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Yonah Fredman

"i am a zionist who believes in a two state solution." This was my profile sentence for the last three years. Here is my update: The two state solution is striking in its simplicity and its legal basis on the 1947 partition resolution and UN Security Council Resolution 242 of 1967. A US president should certainly pursue this direction. But unelected to the US presidency, I am not so limited. Recent calls from various parts of the Israeli political spectrum to grant the right to vote (in Israeli elections) to West Bank Palestinians appeals to me. The trick is to turn this idea into a policy of the state. Granted this would not solve Gaza or the refugees, but it would be a giant step, if not a leap. Another addendum: Shlomo Sand is the last person I thought would "buck me up" in my Zionism, but he has. The attempt to dismantle Israel in the one state plans offered will not result in a solution, and I think that at some point the situation will clarify itself into forcing israel to turn itself into a nation of its citizens and to get Israel to withdraw from the West Bank. As Sand says things don't look good from here.

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  • Cartoon of Dershowitz mingled appropriate satire and anti-Semitic imagery
    • As a rule political cartoons are not designed to win over the middle, but to encourage true believers. (Very rarely an astute cartoonist reveals something new, but usually mockery a la Charlie Hebdo and Herb Block are the rule.)

    • "Winning the hearts and minds"- to coin a phrase, seems to be what the overall battle seems to be about both from Zionist and antiZionist perspectives. Of course part of the battle is just to strengthen the spirit of the true believers. But on the other hand there is the battle for those who are yet to be convinced. To rationally explain the intersection of antiZionist imagery with antisemitic imagery as coincidence is certainly a valid attempt to win the minds, but it is a poor excuse for winning the hearts.

  • Blunt references to Israeli apartheid are published by 'Peace Now' and 'The New Yorker'
    • Donald, recently i realized that the distance between the yom kippur war and the rabin assassination is now matched by the passage of time between the assassination and today. (1973-1995-2017), although such arithmetic might be considered silly, i find it useful for measuring the perspectives of time and history.

      most of those who "believed" in rabin (interesting term to use) are sorely disappointed by the netanyahu-bennet current reality. the interlude of the 2nd intifada is not irrelevant in terms of understanding the stance of fellow israelis/zionists, but for the true believers in rabin there is severe disappointment in the current israeli leadership.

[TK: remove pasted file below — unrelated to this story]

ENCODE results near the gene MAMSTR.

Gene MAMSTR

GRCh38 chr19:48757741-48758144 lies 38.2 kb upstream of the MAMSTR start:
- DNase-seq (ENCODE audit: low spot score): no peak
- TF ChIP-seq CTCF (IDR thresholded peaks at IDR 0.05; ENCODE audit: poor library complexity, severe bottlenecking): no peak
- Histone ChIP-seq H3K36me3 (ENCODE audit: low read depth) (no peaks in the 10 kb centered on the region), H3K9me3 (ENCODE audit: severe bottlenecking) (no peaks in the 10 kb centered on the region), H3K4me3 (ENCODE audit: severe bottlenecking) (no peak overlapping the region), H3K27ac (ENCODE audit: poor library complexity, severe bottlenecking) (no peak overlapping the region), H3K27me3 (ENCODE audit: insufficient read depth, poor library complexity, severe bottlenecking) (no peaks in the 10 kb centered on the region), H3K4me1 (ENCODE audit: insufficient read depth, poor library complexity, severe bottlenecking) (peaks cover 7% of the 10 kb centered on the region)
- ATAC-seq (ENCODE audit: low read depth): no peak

my reaction to your reaction to remnick's reaction to the tv series reflects a reaction rather than a long term strategy. for me there is currently no long term strategy. i understand "if not now", (I have called myself a fellow traveler, but currently that is not my stance), I admire beinart, but my primary interaction with the facts on the ground is through the headlines and the month or so every year that i spend in Jerusalem and in a very substantial way i realize that i cannot overcome the current facts and the probability that the right wingers (which include 95% of the people i know in israel) are going to rule the day for the foreseeable future. when i interact with right wing people, if i engage on the issue, I am far from their point of view. when i read mondoweiss and encounter various points of view, i react in a different fashion.

      I will admit that the content of my reaction to your reaction to the remnick reaction to the tv show was primarily emotional rather than engaging on the issues. i will try to improve the content of my interactions with you.

  • Map map on the wall, who's most existing of them all?
    • Mooser- if myths and liturgy sometimes reflect a stretch of the imagination, that is precisely the term that is used " return to zion". Certainly the Palestinians qua inhabitants might scoff at the phrase, but I don't know how (or if) true believers in the qoranic tradition of respect for pre mohammed prophets: moses and David and respect for the book and people of the book and thus the book of psalms, how can they denigrate this language found in the book.
      Of course those who have no respect for the book, they can denigrate or derogate all you want.
      And also the book does not supercede all considerations. And also just because jews fixate on specific phrases from the book, does not mean that jews are deserving and will get to keep the land of zion. But from a believer perspective your mockery is not fitting.

  • Oren's criticism of US Jews earns his book five thumbs down: 'slinky,' 'self-aggrandizing,' 'twists reality'